President Donald Trump called Mr. Muilenburg last weekend to discuss the production halt, according to people briefed on the conversation. The president asked about the duration of the shutdown, one of these people said.

Boeing hasn’t said how long the suspension might last and said it doesn’t anticipate layoffs or furloughs. Around 12,000 staff assemble the plane at a plant near Seattle.

Boeing originally planned to have delivered about 1,000 of the planes to airlines and lessors by June next year, which would represent some 5% of the global airliner fleet. Carriers have been forced to cancel thousands of flights and hang on to older planes since the MAX’s grounding following a second fatal crash in five months.

Boeing has set aside an initial $6.1 billion for customer compensation. It has also booked $3.6 billion in charges to cover the slowdown in MAX production. Analysts think both numbers could double when Boeing announces its fourth-quarter earnings on Jan. 29.

Rival Airbus SE has snagged orders with its A321neo, which is larger and flies further than the MAX. United this month ordered 50 of the A321neo, the first Airbus order by the carrier since 2002.

Spirit AeroSystems Holdings Inc., the largest MAX supplier, said Boeing told it to stop making fuselages for the plane from Jan. 1 at its plant in Wichita, Kan. Spirit has kept making 52 fuselages a month even after Boeing reduced its MAX output in April to 42.

Spirit relies on the MAX for half of its revenue, and the enforced shutdown of its three MAX lines is expected by analysts to ripple through a network of 600 main suppliers for the plane—and through the broader economy. Boeing is the largest U.S. exporter.

Most suppliers have said they would rather maintain some production to make it easier to ramp up again and retain staff in a tight labor market for aerospace engineers and mechanics.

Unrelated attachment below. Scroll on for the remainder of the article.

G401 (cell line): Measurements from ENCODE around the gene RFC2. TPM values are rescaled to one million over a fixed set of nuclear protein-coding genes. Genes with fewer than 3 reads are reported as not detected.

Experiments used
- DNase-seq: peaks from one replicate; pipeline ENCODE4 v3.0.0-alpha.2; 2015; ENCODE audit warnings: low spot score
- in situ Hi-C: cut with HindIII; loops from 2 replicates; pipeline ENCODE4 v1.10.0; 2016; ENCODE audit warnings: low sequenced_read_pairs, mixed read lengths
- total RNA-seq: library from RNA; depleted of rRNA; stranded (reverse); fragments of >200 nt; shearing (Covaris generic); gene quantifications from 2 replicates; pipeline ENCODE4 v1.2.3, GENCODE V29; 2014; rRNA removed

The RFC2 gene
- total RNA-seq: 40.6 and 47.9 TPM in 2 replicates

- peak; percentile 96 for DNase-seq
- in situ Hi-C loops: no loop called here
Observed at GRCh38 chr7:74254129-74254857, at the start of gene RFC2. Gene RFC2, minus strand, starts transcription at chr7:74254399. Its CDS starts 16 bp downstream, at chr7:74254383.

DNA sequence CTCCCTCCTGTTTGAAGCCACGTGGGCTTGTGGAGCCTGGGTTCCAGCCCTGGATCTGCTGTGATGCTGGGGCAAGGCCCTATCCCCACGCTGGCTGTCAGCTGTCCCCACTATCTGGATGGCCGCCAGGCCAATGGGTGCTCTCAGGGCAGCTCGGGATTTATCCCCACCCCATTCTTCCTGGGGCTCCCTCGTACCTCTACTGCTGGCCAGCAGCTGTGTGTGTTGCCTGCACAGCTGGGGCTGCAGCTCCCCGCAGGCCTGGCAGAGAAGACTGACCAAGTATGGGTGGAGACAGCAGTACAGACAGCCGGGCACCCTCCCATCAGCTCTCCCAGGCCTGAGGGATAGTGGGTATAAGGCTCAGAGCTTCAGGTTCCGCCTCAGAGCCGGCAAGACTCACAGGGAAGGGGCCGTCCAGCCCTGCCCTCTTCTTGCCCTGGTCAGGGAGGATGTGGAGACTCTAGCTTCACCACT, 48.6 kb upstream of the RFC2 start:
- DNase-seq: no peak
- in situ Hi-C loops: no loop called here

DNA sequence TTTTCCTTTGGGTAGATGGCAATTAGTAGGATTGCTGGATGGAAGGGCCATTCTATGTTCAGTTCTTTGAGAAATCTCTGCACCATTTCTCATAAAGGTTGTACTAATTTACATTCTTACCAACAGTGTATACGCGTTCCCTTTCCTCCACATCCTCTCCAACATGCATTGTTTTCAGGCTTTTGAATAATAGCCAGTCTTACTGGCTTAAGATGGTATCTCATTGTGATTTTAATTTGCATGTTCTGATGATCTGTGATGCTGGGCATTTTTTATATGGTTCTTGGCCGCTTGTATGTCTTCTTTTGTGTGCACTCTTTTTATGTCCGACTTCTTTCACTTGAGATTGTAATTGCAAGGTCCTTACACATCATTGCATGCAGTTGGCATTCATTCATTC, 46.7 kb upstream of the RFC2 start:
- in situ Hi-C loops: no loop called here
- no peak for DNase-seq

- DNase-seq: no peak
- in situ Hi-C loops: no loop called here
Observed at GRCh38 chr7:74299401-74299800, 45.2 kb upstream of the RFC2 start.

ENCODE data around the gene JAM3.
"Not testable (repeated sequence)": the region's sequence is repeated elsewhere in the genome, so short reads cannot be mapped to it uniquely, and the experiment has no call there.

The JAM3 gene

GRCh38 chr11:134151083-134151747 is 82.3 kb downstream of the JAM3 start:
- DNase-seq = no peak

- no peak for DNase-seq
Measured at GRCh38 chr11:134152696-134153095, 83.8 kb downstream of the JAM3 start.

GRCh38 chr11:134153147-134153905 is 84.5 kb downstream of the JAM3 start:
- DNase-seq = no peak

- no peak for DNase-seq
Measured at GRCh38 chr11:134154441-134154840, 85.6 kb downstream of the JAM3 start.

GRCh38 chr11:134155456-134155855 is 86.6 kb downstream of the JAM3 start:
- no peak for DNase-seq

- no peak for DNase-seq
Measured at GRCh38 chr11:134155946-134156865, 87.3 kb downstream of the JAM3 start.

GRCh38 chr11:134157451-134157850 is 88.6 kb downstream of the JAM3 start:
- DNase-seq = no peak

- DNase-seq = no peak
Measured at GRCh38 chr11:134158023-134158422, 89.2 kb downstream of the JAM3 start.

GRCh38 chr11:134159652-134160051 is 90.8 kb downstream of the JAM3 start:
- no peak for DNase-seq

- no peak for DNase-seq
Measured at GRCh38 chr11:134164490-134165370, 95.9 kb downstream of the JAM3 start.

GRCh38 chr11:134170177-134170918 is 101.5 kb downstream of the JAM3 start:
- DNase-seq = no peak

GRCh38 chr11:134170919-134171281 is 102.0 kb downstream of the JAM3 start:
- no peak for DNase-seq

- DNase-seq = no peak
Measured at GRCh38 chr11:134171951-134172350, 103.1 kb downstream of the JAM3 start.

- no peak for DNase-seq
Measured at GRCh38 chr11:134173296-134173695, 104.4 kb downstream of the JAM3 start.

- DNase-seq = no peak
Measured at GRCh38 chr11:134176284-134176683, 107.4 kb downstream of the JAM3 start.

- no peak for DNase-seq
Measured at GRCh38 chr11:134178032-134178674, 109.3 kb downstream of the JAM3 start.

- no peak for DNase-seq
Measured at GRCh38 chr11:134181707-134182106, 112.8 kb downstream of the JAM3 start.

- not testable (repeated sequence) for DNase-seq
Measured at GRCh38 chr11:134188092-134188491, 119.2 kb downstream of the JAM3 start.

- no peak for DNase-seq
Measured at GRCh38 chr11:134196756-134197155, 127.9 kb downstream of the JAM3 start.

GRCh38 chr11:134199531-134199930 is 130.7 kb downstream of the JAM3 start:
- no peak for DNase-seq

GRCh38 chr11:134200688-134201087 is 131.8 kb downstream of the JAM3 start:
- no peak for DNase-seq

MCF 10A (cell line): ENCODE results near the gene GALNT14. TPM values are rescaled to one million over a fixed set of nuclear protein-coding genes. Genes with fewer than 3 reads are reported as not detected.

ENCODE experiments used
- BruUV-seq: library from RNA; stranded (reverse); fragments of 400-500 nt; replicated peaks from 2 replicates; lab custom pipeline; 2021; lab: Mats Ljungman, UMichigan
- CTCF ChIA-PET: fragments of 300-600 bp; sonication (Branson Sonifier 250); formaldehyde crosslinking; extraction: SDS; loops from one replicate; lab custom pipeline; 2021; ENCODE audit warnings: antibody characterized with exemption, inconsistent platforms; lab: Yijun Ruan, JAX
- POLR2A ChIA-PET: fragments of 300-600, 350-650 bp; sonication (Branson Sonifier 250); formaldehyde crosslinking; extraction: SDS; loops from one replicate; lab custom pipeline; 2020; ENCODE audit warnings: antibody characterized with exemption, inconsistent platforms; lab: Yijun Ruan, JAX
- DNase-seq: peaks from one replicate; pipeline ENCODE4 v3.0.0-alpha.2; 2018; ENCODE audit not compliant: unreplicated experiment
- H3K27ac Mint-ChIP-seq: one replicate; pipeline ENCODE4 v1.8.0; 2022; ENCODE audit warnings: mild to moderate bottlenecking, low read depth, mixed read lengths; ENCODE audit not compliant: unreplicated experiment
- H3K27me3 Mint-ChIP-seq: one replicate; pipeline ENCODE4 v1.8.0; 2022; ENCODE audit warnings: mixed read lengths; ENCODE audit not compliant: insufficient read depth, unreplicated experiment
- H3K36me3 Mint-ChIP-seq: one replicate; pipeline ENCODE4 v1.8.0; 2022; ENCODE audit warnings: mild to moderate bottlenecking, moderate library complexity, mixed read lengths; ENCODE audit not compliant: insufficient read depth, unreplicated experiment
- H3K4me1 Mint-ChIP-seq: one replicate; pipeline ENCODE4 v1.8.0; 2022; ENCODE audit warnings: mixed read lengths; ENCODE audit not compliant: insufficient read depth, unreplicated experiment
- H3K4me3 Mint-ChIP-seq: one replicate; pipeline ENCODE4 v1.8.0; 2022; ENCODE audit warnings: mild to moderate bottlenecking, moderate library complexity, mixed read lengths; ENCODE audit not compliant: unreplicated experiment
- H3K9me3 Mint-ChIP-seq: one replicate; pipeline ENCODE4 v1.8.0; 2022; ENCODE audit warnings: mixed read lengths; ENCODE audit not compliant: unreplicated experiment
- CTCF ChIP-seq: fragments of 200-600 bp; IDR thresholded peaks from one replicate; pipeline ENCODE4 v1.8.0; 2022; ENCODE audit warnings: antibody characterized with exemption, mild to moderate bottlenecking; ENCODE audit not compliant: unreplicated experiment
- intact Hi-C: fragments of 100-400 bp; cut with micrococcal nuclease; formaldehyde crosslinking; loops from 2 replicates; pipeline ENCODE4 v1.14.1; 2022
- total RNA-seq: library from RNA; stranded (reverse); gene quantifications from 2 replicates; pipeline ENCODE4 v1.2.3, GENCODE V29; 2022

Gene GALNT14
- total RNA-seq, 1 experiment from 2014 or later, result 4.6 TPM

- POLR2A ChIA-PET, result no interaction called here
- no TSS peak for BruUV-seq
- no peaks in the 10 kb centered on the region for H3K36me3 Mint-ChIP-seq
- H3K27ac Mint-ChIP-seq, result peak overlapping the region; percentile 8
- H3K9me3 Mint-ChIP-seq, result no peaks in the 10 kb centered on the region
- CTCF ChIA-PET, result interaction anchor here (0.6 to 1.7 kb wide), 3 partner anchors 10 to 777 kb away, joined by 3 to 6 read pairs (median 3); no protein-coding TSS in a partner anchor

The sole supplier of engines for the MAX, the CFM International joint venture between General Electric Co. and Safran SA, plans to shift resources to make more for a rival Airbus jet, according to people familiar with the situation.

The Starliner’s orbital failure hit Boeing particularly hard because prior to the launch some inside and outside the company had seen the mission as a chance to demonstrate an ability, albeit belated, to deliver on pledges to NASA. The uncrewed test flight occurred more than three years later than initially envisioned.

NASA officials said if astronauts had been on board the capsule they would have been safe despite the thruster misfires. Nicole Mann, one of two NASA astronauts slated to fly the first crewed Starliner mission, reiterated the importance of maintaining manual-control alternatives. “We have the capability on board to stop the automation and take over manually to fly,” she told reporters.

Before Friday’s events, Boeing had signaled it hoped to transport the first crew to the space station by summer. Now that timetable is under review, with Jim Chilton, senior vice president of Boeing’s space and launch businesses, indicating that engineers will seek out the cause of the problem.

NASA chief Jim Bridenstine told reporters it was premature to comment on whether another uncrewed demonstration flight would be required before astronauts belt into a Starliner capsule.

Mr. Muilenburg has touted that the first astronaut to land on Mars would likely travel on a Boeing-made rocket. “I think this is the most exciting time in our country’s space program in decades,” he said in a speech last year. “We’re working on things now that are bigger than the Apollo program.”